Harry Potter and the Deathly Hallows: Part 2 Directed by: David Yates Cast: Daniel Radcliffe, Emma Watson, Rupert Grint, Alan Rickman, Ralph Fiennes, Helena Bonham Carter Running Time: 2 hr 10 mins Rating: PG-13 Release Date: July 15, 2011
This is a "Seen It" review. You've seen it. I've seen it. That means all plot points and spoilers are fair game and will be discussed. The only reason to read this review is if you have already watched the film, or never plan on seeing it, but for some reason, you'd like to know what TSR thought about it. We walk you through the key moments in the film, adding in our thoughts along the way. You've been warned.
PLOT: Harry Potter (Radcliffe) must destroy the remaining horcruxes, while Voldermort (Fiennes) vows to kill everyone who stands in his way of defeating the boy who lived.
Movie: After the end of Part 1 is shown again, the movie slows things down in a few quiet exchanges of dialogue in a goblin's hut. Thoughts by TSR: This finale might hype up fans at the start with its re-showing of Voldemort getting the wand from dead grand wizard Dumbledore's grave, but after that moment this movie gets really quiet. Even in the speed in which the "camera" flies through the WB logo in the beginning, indicates how calm things are in this moment compared to the emotional storm of Harry Potter and the Deathly Hallows: Part 1.
Movie: Harry and friends + goblin sneak into the Gringotts Bank, ride the roller coaster transportation system, and obtain the cup horcrux. Thoughts by TSR: Helena Bonham Carter does a funny impersonation of Hermione, and shows that the film wouldn't suffer if it had more Bellatrix. And when they're in the immaculately calm Gringotts, I began to wonder, "What's with goblins and quietness?" The route to the chamber within the mountains of Gringotts allows for a roller coaster moment, which is impressive to look at in either 2D or 3D. Are chamber visitors required to know that levitation spell, because they always get dropped? The alarm on the cart throws me off. Regardless, this is when the action picks up a bit, with the help of a loud fire-breathing dragon and a multitude of multiplying things. Some very good art design in this moment, though I was disappointed to see the reappearance of something I don't like about the Harry Potter films - wand shootouts. There are definitely moments when this scene is reminiscent of Star Wars. I expected the three wizards to be stuck in a cramming situation, or for a snake thing to pull them underneath and try to drown them.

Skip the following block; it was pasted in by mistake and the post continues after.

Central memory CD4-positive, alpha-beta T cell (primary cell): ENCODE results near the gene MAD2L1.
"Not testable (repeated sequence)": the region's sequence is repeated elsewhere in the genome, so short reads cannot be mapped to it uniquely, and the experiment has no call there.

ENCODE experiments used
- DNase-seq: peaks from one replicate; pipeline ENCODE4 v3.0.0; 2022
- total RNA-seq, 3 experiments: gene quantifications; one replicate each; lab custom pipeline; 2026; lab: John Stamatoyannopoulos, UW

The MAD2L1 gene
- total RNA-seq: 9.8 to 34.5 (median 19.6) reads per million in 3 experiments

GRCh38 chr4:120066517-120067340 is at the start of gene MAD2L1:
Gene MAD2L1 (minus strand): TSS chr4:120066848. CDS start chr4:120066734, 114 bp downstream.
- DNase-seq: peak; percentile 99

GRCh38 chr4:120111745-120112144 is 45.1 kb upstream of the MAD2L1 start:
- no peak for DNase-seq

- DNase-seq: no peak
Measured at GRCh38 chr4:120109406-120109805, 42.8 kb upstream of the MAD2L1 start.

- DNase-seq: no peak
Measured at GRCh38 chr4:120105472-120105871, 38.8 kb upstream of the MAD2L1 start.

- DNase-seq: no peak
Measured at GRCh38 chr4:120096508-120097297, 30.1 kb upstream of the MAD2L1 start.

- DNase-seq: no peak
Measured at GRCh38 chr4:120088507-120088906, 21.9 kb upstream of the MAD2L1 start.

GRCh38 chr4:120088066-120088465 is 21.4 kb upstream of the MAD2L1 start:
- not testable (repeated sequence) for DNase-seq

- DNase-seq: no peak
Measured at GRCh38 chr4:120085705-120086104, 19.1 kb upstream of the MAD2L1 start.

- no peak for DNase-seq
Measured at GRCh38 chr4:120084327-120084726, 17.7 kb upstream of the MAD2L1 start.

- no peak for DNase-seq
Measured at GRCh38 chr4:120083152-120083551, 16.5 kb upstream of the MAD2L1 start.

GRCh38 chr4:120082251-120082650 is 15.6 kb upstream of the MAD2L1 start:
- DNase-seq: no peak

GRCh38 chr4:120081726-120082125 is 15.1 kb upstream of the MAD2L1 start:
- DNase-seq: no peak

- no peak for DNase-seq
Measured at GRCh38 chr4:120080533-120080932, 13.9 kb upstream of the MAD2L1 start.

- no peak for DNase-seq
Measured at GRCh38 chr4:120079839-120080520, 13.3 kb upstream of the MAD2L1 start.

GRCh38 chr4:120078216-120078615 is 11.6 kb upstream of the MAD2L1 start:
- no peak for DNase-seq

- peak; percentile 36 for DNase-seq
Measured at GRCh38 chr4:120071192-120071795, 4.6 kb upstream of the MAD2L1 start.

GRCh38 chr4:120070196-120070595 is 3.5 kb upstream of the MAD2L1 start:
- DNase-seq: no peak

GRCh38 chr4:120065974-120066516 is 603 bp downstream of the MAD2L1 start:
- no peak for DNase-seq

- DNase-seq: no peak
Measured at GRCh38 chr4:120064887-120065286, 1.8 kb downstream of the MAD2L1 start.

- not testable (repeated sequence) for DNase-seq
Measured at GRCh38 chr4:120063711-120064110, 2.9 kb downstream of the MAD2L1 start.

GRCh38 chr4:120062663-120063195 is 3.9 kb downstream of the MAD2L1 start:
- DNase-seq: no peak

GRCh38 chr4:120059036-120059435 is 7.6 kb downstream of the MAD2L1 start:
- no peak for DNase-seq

Movie: Dumbledore's brother helps Harry and friends break into Hogwarts, where Snape and McGonagle have a brief fight before Snape escapes. Thoughts by TSR: Whoa, is that Ciaran Hinds? That's some really good makeup right there. This is another quiet exchange in the movie, possibly the last one before the pace really picks up in one way or the other once everyone gets to Hogwarts.
Movie: After surviving a tidal wave of Voldemort's face, Ron and Hermione finally make out. Harry grabs his tiara thing, and Professor McGonagle gets a couple of good lines. Thoughts by TSR: Next to Helena Bonham Carter, Maggie Smith is the other actress who has little appearance in these last two films, but makes her screentime worth it. Finally, Ron and Hermione make out, and suddenly so. A bit too random, I think - it's just getting splashed for a second, but I'll allow it. In Harry's situation, I was most enamored with the art direction in this scene than anything else. I didn't know that one of Malfoy's goons had started the fire until my Potter-ite girlfriend explained to me. But why is the fire so big? The broom-riding looked corny. Like, Dean Cain flying in "The Adventures of Lois and Clark" corny.
Movie: Neville Longbottom destroys the bridge but not before being chased by a bunch of ticked-off evil wizards. Thoughts by TSR: Neville is the underdog of the series, with his silly name and clumsy wizardry. When he defends the bridge he is given his own goofy moments, which is a small victory for awkward anti-heroes in both fiction and non-fiction. But who are these people that Voldemort has in his gang, who are sent to attack the bridge? Are these ex-Slytherin members, or paid hench-wizards? This doesn't feel like an army, but a large group of ragtag stick-wavers. I think one of them is even wearing a beanie. So they can't be "Death Eaters," right, because those are ghost-like hover things? Are those what "Death Eaters" are? Just one example of this movie, which is not playing in theaters that require Harry Potter membership fan cards, not helping out its non-fans.